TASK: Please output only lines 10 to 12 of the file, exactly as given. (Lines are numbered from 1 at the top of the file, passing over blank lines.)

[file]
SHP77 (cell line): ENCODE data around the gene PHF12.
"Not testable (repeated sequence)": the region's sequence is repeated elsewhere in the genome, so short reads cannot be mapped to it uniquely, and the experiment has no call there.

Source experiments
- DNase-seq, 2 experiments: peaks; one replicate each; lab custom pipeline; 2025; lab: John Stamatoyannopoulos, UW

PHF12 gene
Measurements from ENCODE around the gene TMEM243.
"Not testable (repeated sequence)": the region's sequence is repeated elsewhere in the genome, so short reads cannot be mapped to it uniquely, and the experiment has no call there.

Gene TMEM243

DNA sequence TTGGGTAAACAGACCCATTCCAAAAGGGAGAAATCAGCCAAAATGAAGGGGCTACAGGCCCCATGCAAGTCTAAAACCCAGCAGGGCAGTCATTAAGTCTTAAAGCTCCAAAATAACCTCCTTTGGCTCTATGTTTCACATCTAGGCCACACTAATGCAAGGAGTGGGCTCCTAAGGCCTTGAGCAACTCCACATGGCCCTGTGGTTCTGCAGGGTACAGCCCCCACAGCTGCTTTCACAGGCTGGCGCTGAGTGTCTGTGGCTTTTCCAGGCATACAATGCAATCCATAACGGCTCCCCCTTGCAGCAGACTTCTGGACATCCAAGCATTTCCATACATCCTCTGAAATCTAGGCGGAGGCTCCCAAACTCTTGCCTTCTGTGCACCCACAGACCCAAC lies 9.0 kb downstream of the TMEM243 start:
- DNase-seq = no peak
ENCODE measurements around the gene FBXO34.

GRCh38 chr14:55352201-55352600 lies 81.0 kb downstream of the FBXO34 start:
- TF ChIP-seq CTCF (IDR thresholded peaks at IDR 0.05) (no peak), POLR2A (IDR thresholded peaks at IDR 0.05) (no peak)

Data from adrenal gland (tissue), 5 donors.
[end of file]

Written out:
- DNase-seq = no peak
ENCODE measurements around the gene FBXO34.

GRCh38 chr14:55352201-55352600 lies 81.0 kb downstream of the FBXO34 start: